Bob’s Burgers Nails How Virtual Reality Can Be Terrible

The screenshot shows Bob and his youngest son wearing a VR headset.

picture: fox

In 2022, virtual reality can be an amazing experience. It can transport you to a new world or let you meet Socialize with thousands of people from all over the world. However, even after years of improvements, VR can still be very messy, difficult to explain, and the experience is often annoying, too. And the latest episode of Bob’s Burgers perfectly captures all the problems that still face new VR players looking for some fun.

Over the weekend the latest episode of Bob’s Burgers aired. For those unfamiliar with the animated show, which is currently in its 13th season, the series revolves around a dysfunctional family living above a failing restaurant. Bob Belcher, father, chef, and owner of the restaurant, is a straight man garumpy but loveable, while his wife Linda, two daughters, and son are more zany and quirky. The show is funny, full of heart, and overall great. (The movie Bob’s Burgers is also good.) Anyway, back to the show’s newest episode, which focuses on Bob and his young son Gene’s experience-and suffering-with VR.

When the virtual reality arcade opens up next to the diner, Bob and Gene are both excited. However, the place charges $45 an hour. Gene decided to use his savings, almost $100, to pay for him and his father to both enjoy an hour of VR fun. The night before they left, Gene had a dream that depicted how virtual reality often looks in movies or TV shows. He flies around as a superhero, exploring space and saving the day. This is a perfect paradise where anything can happen and everything works. This is how VR is often portrayed in the media, ignoring how rough this stuff is, especially for people with weak stomachs.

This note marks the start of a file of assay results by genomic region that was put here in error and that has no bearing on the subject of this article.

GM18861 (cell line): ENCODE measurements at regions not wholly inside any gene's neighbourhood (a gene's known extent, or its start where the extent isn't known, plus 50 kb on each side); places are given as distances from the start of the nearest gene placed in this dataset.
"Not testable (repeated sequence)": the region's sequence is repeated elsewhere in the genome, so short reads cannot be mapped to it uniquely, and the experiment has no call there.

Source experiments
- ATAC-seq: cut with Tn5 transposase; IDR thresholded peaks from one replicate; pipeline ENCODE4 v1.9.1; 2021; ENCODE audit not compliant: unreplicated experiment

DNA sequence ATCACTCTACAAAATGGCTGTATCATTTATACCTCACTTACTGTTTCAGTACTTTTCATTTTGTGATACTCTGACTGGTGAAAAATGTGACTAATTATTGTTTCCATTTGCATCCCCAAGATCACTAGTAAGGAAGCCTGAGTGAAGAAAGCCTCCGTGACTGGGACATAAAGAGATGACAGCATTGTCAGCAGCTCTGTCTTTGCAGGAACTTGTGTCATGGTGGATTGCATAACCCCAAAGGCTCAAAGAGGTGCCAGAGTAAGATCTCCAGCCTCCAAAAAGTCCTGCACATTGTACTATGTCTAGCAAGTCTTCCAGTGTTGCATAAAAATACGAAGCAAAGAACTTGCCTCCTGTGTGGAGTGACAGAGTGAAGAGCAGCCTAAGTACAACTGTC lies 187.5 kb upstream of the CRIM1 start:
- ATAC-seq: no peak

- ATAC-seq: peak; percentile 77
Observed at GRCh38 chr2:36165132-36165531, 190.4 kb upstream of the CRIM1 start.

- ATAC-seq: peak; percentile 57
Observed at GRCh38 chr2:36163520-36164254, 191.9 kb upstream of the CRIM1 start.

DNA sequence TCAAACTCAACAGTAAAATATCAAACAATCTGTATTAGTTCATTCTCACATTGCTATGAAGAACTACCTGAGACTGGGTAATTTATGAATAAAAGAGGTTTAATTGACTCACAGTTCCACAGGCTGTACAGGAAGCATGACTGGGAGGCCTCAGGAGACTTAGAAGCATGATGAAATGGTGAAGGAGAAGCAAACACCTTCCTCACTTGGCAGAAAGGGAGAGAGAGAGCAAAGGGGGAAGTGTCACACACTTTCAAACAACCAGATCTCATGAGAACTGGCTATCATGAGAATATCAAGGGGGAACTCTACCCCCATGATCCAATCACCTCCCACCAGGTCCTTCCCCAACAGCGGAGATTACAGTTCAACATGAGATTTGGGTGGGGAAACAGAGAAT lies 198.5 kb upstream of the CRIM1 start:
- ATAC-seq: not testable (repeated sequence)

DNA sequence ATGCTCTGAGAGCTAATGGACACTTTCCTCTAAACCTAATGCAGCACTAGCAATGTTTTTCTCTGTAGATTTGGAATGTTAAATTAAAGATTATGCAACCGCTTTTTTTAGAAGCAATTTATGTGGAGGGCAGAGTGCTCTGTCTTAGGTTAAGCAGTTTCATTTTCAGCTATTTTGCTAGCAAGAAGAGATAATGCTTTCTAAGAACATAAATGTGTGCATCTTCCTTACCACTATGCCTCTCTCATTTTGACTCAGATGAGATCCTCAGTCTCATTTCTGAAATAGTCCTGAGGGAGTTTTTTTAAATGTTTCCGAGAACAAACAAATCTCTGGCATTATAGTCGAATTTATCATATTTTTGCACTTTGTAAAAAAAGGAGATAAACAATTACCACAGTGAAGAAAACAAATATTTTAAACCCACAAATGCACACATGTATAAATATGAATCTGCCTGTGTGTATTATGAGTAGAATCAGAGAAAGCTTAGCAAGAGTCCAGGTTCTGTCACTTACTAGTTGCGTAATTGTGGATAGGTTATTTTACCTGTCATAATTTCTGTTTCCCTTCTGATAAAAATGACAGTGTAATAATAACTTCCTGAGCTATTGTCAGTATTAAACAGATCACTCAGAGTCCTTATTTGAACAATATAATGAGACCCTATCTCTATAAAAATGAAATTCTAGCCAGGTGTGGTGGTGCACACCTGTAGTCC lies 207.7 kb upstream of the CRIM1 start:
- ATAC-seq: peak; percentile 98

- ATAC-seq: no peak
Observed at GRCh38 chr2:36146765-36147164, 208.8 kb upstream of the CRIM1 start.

However, when Gene and Bob actually arrived at the VR play area, things quickly went downhill. The game is actually difficult to play, looks bad, and breaks constantly. Bob found that he wasn’t suited to VR because he got sick quickly and felt terrible when playing. Gene struggles with control and distraction. In one game their virtual hands break and bend behind them. Another time his body parts changed while trying to climb the mountain. Gene also complains about his VR glasses fogging up and becoming blurry. It’s a disaster, and there’s no refund policy the best the guy running the place can do is give them another hour tomorrow, after he’s done a little fix.

Of course, tomorrow comes and they go back and everything is still bad. While trying to play a Darso Saber-like a rhythm game everything breaks down so badly that both Gene and Bob want to quit. However, the store owner had gone outside to make a call and no one could figure out how to remove the headset. Trapped in VR, Bob and Gene have a conversation related to the episode’s larger theme—how we all make mistakes and sometimes we’re better off learning from them—before eventually, Gene starts having fun with the broken toy.

This reminds me of a time when I was playing PSVR and the game crashed, but I ended up having more fun exploring the sudden horrible interactive nightmare than I did playing the real game. And even though Bob feels terrible all this time, he stays in VR with his son to enjoy this broken world with Gene.

It’s not just a solid and funny episode Bob’s Burgers, but it’s also probably the most authentic and realistic depiction of gaming in VR that I’ve ever seen in a movie or TV show. The moment when Bob wants to take off his headset because he feels sick but can’t figure it out reminds me of the times I’ve tried VR at my house and watched them panic for the same reason. The visuals of the fictional game are also very on point. It feels like whoever wrote this story has played (and experienced) in VR in real life. Maybe if someone hooked Bob up with Job simulator in VRso he can cook in the kitchen, he can have a better time.

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